We are in 4400m above the sea level about 1km in when we have a first stop in the indoor chapel built around Tio. Interesting story. Tio has been created by Spaniards after indigenous people didn't want to work under these conditions some 300 ago. Locals are very religious and Spaniards used it against them. They convinced the miners that Tio (mispronounced Dios) will bring sickness and misfortune to their families if they stop working the mines. Since then they've stayed.
We stay at the chapel for a while, our guide uses this time to tell stories, but I know it's mostly for us to calm down and get used to the space. After that we continue further inside. The toughest part comes when we descent on a leader to a second level to access the tunnel that miners are working in right now. Heat and dust increases and we have to crawl and squeeze through some scary holes to finally approach a silver vain. Around 50 kg of dirt is being carried by 1 miner on his bag to the first floor into a vagon on rails that is manually pushed by 4 miners once full (2 tons of dirt mostly). There is no automation, no lights inside and no investment from government or unions.
How long this can go on?
Nobody knows how long Cerro Rico will last, maybe 20 years, maybe more? It has already sunk by 300m, it is like emental. The biggest mine has 17 levels and goes from top to 200m below Potosi. Right now there are around 15 thousand miners working inside. Anyone who wants to and is strong enough can become a miner. Everyone works as a freelancer and pays taxes on the amount of stones they dig out. The life expectancy of miners is around 40-45 years.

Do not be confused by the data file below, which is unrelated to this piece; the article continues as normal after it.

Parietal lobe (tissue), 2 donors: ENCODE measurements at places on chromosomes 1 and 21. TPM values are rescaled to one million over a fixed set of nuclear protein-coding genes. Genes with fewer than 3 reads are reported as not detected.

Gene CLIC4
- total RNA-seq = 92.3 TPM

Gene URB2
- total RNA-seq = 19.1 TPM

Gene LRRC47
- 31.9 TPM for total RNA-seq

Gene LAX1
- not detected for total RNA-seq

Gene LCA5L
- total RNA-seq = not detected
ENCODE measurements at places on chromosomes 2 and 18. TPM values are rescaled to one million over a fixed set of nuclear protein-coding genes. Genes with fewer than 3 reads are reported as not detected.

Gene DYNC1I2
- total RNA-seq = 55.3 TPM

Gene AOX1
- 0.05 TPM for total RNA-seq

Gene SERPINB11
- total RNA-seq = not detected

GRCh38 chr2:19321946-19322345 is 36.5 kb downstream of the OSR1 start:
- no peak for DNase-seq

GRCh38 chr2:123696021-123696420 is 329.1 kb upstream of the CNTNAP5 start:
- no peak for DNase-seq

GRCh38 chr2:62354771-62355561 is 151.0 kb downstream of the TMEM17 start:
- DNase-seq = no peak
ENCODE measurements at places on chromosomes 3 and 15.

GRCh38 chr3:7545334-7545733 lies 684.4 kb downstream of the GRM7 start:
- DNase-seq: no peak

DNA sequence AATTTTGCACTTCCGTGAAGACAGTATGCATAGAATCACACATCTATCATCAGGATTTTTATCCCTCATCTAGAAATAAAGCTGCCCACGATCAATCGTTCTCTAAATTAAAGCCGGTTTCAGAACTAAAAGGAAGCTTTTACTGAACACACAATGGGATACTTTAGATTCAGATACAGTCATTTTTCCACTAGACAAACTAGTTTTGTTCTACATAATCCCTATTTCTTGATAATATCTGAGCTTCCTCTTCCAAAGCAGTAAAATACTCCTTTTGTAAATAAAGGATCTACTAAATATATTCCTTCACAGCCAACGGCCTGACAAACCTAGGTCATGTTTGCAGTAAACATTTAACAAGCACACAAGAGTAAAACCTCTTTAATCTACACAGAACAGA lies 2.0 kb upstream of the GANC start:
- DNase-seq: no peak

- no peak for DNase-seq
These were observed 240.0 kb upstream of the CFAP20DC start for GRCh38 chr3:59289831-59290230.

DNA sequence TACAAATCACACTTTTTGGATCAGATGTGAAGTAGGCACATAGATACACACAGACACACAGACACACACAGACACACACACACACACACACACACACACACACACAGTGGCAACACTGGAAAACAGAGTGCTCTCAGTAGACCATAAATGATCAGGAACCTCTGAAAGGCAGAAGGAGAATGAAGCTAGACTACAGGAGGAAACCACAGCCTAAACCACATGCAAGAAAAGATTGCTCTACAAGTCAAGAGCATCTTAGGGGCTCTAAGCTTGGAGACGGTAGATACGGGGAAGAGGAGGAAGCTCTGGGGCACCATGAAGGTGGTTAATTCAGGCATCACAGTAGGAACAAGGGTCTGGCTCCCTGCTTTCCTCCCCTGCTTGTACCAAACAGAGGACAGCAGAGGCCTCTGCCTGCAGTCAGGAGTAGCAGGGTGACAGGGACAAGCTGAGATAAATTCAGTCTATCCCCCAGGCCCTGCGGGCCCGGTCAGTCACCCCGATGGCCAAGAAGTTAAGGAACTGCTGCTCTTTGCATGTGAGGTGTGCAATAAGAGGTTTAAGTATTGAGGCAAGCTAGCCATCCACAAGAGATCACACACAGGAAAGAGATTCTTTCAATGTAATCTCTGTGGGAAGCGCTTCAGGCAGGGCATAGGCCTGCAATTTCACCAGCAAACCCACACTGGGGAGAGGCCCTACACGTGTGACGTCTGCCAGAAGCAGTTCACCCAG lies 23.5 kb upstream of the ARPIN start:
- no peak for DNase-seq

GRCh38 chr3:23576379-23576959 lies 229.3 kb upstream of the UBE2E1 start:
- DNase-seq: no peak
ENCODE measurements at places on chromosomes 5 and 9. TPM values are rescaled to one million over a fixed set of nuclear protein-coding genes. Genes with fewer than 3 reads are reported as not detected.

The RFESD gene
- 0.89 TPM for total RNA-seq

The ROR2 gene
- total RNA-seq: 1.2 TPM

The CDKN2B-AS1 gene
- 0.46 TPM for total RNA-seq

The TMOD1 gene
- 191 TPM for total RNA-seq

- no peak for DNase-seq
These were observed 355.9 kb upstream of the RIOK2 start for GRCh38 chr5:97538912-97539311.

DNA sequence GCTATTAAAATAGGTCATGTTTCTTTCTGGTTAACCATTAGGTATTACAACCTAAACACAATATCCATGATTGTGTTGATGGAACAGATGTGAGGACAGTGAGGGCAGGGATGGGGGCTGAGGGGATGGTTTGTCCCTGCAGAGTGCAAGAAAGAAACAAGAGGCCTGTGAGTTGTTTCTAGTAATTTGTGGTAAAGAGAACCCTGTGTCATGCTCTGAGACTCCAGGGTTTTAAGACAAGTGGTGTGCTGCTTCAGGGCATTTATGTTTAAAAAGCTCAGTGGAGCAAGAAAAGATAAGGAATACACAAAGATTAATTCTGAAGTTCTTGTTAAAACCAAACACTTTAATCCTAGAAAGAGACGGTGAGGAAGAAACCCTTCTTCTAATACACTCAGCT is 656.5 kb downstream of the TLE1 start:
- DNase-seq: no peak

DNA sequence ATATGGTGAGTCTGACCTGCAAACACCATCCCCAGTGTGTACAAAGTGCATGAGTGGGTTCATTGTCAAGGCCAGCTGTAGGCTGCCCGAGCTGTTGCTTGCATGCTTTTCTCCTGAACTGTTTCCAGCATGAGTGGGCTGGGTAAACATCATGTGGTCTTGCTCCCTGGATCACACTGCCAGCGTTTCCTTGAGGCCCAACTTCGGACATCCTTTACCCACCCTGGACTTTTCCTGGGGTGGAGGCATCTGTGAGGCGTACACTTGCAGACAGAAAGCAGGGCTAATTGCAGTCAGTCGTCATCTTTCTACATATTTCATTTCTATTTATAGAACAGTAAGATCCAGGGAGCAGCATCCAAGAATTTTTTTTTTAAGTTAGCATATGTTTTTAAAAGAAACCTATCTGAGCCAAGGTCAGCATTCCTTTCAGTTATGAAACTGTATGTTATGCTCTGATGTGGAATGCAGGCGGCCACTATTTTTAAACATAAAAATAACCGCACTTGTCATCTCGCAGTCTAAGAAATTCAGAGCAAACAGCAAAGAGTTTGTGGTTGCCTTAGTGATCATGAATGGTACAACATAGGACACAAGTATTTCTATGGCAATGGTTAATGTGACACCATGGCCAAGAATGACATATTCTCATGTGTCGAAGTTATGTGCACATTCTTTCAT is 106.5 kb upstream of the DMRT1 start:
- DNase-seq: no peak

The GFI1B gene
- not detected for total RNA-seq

There are no schools or best practice, the knowledge is passed from father to son. Oh yeah, no women work inside the mine as they bring bad luck. The only women you might see are outside sourcing through minerals, they are the widows of the miners who used to work here.
We slowly climb up to the first level, stop by in Catholic chapel built inside and give away the last presents so miners can find them easily when they arrive to work on Monday. Once back on the first level, we feel way more confident but our 2,5 hours inside are up and soon we can get out on a bright light. It feels so good.
Past is always difficult
It was said that the silver digged out of here could build a bridge that would connect Bolivia with Spain. One might wonder, why Spaniards didn't invest in technology that would give them the results much quicker. But I guess they didn't have to, when they wanted more production, they simply brought slaves from Africa. True story.
Spanish kingdom has paved all their new world excursions and invasions from the richness of this region. Spaniards had all their silver coins minted in Potosi. The mint had almost 200 rooms and was one of the most important buildings of South America. Unfortunately now, there are almost no minerals left, business around mining are collapsing and international investors are not welcomed or interested.
Cerro Rico is the symbol of city and although it brought so much suffering to the local indigenous people, it is also the only source of living for them. If there is no more mining in Potosi, these people will have to move elsewhere. Already now it is the poorest big city in Bolivia.
This trip wasn't as adventurous as our visit to cave in Torotoro but it was very important as it once again opened our eyes about the everyday life of Bolivians.
If you are claustrophobic or have respiratory problems I suggest you skip this tour.
We have been to Potosi in January 2018, if you have more accurate information please do share it in the comments. Thank you.